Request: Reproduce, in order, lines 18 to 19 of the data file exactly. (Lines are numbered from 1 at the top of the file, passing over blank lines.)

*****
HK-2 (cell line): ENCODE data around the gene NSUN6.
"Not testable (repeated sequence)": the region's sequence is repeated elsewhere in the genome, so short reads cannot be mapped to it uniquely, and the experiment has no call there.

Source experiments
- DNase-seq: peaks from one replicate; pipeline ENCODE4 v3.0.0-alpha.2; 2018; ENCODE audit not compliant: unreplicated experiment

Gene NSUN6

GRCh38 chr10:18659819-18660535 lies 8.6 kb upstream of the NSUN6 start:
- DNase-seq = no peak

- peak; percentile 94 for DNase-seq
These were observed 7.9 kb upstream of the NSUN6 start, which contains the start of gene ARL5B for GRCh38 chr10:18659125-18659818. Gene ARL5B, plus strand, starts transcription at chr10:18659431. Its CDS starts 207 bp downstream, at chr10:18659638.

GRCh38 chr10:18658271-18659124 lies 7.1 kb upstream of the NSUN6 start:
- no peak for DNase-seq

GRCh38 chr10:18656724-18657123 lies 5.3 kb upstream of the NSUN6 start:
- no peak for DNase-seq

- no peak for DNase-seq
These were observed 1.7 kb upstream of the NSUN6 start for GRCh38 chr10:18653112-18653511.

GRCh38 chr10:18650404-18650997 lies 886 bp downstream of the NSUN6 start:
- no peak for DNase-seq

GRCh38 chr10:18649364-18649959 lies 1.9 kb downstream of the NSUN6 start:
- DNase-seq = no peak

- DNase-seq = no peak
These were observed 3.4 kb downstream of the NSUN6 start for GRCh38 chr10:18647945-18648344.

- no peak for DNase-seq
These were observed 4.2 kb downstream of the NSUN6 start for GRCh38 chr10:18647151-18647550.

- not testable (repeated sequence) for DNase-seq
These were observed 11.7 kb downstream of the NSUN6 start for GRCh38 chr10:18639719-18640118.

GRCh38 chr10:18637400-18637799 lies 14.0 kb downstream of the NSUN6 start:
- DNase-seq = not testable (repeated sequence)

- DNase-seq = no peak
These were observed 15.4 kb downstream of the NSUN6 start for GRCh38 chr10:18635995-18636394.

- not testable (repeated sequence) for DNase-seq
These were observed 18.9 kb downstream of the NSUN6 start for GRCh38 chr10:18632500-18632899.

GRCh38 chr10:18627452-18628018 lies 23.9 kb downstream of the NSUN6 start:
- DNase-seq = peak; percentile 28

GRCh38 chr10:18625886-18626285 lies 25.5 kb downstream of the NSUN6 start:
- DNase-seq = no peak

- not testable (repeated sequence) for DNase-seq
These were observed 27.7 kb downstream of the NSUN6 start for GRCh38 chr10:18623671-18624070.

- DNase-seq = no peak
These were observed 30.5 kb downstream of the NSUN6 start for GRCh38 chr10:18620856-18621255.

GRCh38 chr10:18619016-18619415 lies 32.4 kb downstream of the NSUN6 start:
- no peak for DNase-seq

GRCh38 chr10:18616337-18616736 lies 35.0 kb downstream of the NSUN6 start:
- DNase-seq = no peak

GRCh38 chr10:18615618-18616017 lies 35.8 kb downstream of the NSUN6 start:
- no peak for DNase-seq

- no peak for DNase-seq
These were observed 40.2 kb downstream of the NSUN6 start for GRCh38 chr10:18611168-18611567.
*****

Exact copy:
GRCh38 chr10:18649364-18649959 lies 1.9 kb downstream of the NSUN6 start:
- DNase-seq = no peak